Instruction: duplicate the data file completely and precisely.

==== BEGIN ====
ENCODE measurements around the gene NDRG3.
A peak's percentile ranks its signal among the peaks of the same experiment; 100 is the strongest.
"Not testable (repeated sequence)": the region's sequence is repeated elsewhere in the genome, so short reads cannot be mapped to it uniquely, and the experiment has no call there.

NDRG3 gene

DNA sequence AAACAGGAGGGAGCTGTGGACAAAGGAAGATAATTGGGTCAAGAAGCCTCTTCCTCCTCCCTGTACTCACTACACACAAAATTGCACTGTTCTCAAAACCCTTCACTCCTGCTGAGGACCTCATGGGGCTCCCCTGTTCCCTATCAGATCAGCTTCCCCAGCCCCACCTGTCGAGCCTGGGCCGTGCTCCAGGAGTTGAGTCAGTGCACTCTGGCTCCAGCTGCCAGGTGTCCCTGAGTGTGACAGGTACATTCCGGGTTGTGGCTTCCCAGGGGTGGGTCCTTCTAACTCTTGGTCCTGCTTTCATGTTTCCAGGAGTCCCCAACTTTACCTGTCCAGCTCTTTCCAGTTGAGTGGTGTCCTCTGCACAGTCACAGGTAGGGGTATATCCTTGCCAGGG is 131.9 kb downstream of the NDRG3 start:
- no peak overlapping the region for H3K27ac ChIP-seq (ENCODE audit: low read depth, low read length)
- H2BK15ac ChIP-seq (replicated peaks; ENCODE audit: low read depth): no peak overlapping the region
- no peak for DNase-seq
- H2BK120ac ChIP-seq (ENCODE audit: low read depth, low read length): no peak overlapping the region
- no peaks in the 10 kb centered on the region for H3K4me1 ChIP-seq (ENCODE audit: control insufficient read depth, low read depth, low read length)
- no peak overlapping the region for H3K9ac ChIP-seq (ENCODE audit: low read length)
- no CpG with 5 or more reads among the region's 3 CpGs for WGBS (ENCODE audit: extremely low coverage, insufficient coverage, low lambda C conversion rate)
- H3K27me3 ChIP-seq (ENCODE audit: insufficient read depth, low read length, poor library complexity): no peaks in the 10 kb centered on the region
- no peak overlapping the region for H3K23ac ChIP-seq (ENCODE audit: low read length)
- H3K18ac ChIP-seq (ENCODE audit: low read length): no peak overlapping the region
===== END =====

ENCODE measurements around the gene NDRG3.
A peak's percentile ranks its signal among the peaks of the same experiment; 100 is the strongest.
"Not testable (repeated sequence)": the region's sequence is repeated elsewhere in the genome, so short reads cannot be mapped to it uniquely, and the experiment has no call there.

NDRG3 gene

DNA sequence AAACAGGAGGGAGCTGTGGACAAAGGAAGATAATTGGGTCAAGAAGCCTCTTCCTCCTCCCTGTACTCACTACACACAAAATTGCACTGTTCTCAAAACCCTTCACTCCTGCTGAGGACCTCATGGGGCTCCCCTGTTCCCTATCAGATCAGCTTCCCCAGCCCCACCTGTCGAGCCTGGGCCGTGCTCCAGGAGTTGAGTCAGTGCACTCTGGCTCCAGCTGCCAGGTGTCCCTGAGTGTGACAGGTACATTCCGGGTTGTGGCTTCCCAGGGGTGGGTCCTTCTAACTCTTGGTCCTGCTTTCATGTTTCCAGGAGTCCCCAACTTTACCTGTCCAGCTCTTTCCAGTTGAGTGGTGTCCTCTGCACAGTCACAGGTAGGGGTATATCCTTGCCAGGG is 131.9 kb downstream of the NDRG3 start:
- no peak overlapping the region for H3K27ac ChIP-seq (ENCODE audit: low read depth, low read length)
- H2BK15ac ChIP-seq (replicated peaks; ENCODE audit: low read depth): no peak overlapping the region
- no peak for DNase-seq
- H2BK120ac ChIP-seq (ENCODE audit: low read depth, low read length): no peak overlapping the region
- no peaks in the 10 kb centered on the region for H3K4me1 ChIP-seq (ENCODE audit: control insufficient read depth, low read depth, low read length)
- no peak overlapping the region for H3K9ac ChIP-seq (ENCODE audit: low read length)
- no CpG with 5 or more reads among the region's 3 CpGs for WGBS (ENCODE audit: extremely low coverage, insufficient coverage, low lambda C conversion rate)
- H3K27me3 ChIP-seq (ENCODE audit: insufficient read depth, low read length, poor library complexity): no peaks in the 10 kb centered on the region
- no peak overlapping the region for H3K23ac ChIP-seq (ENCODE audit: low read length)
- H3K18ac ChIP-seq (ENCODE audit: low read length): no peak overlapping the region